Tentative ruling for CA water district's violation of cost-of-service requirements
San Francisco County Superior Court Judge Curtis E. A. Karnow tentatively ruled that the Metropolitan Water District of Southern California violated cost-of-service requirements.
SAN DIEGO, CA, Feb. 26, 2014 -- On Tuesday, Feb. 25, San Francisco County Superior Court Judge Curtis E. A. Karnow tentatively ruled that the Metropolitan Water District of Southern California (MWDSC) violated cost-of-service requirements of California's Constitution, statutes and common law in setting rates for the last three years.
Karnow's tentative determination is that MWDSC's rates violate Proposition 26, the Wheeling Statute, Government Code Section 549997(a), and common law rules that apply to ratemaking. The tentative ruling came in lawsuits filed in 2010 and 2012 by the San Diego County Water Authority (SDWA) challenging rates imposed by the Los Angeles-based MWDSC for 2011-2014, inclusive.
Karnow's ruling agreed with the SDWA's position that MWDSC's rates must be based on the actual costs of providing service and must be reasonably related to the burdens imposed and benefits received by its member agencies. He also tentatively ruled that the District's rates for 2013 and 2014 are subject to Prop. 26, approved by voters in November 2010.
That proposition, now embodied in California's Constitution, shifted the burden to public agencies to prove they are not charging more than the actual cost of the services they provide. MWDSC had contended in court that it was exempt from Prop. 26 as well as other constitutional and statutory provisions of California law. Karnow tentatively ruled in MWDSC's favor on the question of whether or not its rates fairly account for the costs of dry-year peaking by its member agencies.
Karnow is expected to set a date to hear SDWA's two remaining causes of action in the litigation. One alleges that MWDSC breached its 2003 contract with the Authority in which it pledged to set lawful rates that the court has now ruled were illegal. The other claim alleges that MWDSC has under-calculated the SDWA's preferential right to its water by illegally excluding hundreds of millions of dollars of payments SDWA has made to MWDSC since 2003 to transport the agency's independent Colorado River supplies.
If, in Phase 2, the court finds that MWDSC breached its contract with the SDWA, the agency will be required to refund tens of millions of dollars in disputed payments that the Authority has made since 2011. If the court awards such a refund, SDWA will deduct its litigation expenses and return the remaining money to its 24 member agencies in proportion to their past payment of MWDSC's illegal charges.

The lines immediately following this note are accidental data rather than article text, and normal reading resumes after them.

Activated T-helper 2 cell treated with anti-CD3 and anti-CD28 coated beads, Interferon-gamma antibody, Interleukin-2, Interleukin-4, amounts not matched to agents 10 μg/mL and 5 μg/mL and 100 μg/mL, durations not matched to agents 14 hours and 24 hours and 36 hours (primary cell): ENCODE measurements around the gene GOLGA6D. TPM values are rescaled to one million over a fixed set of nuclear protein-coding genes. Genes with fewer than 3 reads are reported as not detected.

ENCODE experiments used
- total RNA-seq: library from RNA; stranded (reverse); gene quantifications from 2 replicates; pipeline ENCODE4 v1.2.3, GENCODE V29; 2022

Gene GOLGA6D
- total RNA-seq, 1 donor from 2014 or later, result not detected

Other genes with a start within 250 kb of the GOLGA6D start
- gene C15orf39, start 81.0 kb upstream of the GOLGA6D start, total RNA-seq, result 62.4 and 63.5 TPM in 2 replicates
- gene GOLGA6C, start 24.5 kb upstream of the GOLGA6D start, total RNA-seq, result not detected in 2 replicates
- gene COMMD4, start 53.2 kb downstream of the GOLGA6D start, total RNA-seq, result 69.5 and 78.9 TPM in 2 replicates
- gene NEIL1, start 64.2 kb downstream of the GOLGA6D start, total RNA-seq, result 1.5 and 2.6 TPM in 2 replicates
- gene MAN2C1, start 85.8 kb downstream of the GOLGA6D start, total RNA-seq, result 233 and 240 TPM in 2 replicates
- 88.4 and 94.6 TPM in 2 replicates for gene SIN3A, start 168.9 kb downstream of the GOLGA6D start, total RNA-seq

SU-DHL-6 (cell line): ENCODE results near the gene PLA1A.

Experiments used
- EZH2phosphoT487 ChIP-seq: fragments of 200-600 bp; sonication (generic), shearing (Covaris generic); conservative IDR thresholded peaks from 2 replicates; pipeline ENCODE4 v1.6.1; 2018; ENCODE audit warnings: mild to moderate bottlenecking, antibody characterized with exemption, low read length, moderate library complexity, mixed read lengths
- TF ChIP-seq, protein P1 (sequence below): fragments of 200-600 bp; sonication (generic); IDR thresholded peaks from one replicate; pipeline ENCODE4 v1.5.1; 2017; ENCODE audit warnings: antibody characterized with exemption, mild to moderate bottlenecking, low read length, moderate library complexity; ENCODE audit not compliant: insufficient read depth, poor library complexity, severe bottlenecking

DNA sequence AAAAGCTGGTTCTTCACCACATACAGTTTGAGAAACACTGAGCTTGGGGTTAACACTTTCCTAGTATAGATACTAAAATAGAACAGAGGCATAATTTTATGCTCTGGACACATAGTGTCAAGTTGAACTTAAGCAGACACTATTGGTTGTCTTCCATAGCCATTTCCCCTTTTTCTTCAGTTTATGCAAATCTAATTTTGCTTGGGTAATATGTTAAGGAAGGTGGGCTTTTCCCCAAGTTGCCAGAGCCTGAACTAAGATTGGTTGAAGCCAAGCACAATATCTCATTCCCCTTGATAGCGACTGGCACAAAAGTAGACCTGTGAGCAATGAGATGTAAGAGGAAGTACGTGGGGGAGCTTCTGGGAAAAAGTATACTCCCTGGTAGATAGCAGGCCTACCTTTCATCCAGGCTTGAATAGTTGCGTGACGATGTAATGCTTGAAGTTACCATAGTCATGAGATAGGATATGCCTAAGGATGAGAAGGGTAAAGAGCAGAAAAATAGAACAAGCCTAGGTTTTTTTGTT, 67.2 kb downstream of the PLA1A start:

Stakes in the litigation amount to more than $2 billion for San Diego County residents over 45 years. During a five-day trial in December, SDWA's attorneys presented evidence and witness testimony that proved MWDSC's rates artificially inflate the cost of its water transportation services by improperly including unrelated expenses. Numerous California statutes, the California Constitution and common law all require that public agencies such as MWDSC base their rates on the actual costs of the services provided.
The parties will have 15 days to file objections to the Court's order, after which it will issue a final statement of decision. A second phase of the trial will be scheduled on SDWA's claims based on breach of contract and preferential rights.
About The San Diego County Water Authority
is a public agency serving the San Diego region as a wholesale supplier of water from the Colorado River and Northern California. The Water Authority works through its 24 member agencies to provide a safe, reliable water supply to support the region’s $188 billion economy and the quality of life of 3.1 million residents. For more information, visit www.sdcwa.org.
About The Metropolitan Water District of Southern California
The Metropolitan Water District of Southern California is a consortium of 26 cities and water districts that provides drinking water to nearly 19 million people in parts of Los Angeles, Orange, San Diego, Riverside, San Bernardino, and Ventura counties. Metropolitan currently delivers an average of 1.7 billion gallons of water per day to a 5,200-square-mile service area. For more information, visit www.mwdh2o.com.